That’s great, given the findings of a recent poll conducted by Public Opinion Strategies involving 400 registered voters in Cook, Koochiching, Itasca, St. Louis and Lake Counties. Respondents support environmentally-responsible mining in the region by greater than a 3-1 margin.
Given the fact mineral leasing and royalty payments comprised 88% of school trust resources generated in FY2015, heretofore latent school trust lands portend great revenue potential through exchange.
Even so, in January 2017, the U. S. Forest Service submitted an application to the Secretary of the Interior requesting a 20 year withdrawal of 234,000 acres of National Forest Service lands within the Rainy River Watershed in the Superior National Forest from disposition under United States mineral leasing laws. If the application is approved, thousands of acres of State owned School Trust Lands will not be available for exploration or mineral development during the 20 year withdrawal period.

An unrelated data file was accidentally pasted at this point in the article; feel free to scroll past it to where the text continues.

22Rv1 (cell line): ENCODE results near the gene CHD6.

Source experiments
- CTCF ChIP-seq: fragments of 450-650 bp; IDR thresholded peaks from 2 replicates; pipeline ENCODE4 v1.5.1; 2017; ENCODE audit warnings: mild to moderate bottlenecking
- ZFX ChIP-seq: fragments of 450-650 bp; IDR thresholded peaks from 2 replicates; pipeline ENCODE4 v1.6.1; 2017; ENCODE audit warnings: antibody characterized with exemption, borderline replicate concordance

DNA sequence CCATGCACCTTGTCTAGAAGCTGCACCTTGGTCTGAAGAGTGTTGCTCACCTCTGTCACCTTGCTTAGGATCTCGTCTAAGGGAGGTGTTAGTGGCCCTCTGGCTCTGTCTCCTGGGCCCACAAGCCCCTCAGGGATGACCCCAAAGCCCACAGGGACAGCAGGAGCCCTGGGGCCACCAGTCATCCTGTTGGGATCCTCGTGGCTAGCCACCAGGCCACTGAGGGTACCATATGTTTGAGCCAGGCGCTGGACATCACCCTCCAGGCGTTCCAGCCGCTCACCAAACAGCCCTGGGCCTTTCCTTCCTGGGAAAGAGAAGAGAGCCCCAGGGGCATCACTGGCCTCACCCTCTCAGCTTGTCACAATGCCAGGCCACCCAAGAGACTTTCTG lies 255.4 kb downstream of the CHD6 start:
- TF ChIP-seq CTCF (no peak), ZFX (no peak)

And what about the aging timber crowded forest lands?
In the opinion of Dr. Jeff Edgens, former Assistant Professor in the Department of Forestry at the University of Kentucky and an adjunct scholar with the National Center for Policy Analysis, “Dead and dying wood is the greatest environmental hazard threatening our national forests.”
A 2016 Property and Environment Research Center (PERC) Policy Series article titled, “Clearing the Smoke from Wildfire Policy: An Economic Perspective,” authored by Dean Lueck and Jonathan Yoder, reveals that in 2015, “wildfires burned more than 10 million acres in the United States at a cost of $2.1 billion in federal expenditures. As the fires burned, the U.S. Forest Service announced that, for the first time, more than half of its budget would be devoted to wildfire.
And the situation is likely to get worse. Within a decade, the agency estimates that it will spend more than two-thirds of its budget battling fires.”
As a commissioner, I began to appreciate the significance in this fact as we were told forest service roads were going to be abandoned as there were no longer funds to maintain these roads as an ever-increasing percentage of the forest service’s budget was being diverted to fight wild fires.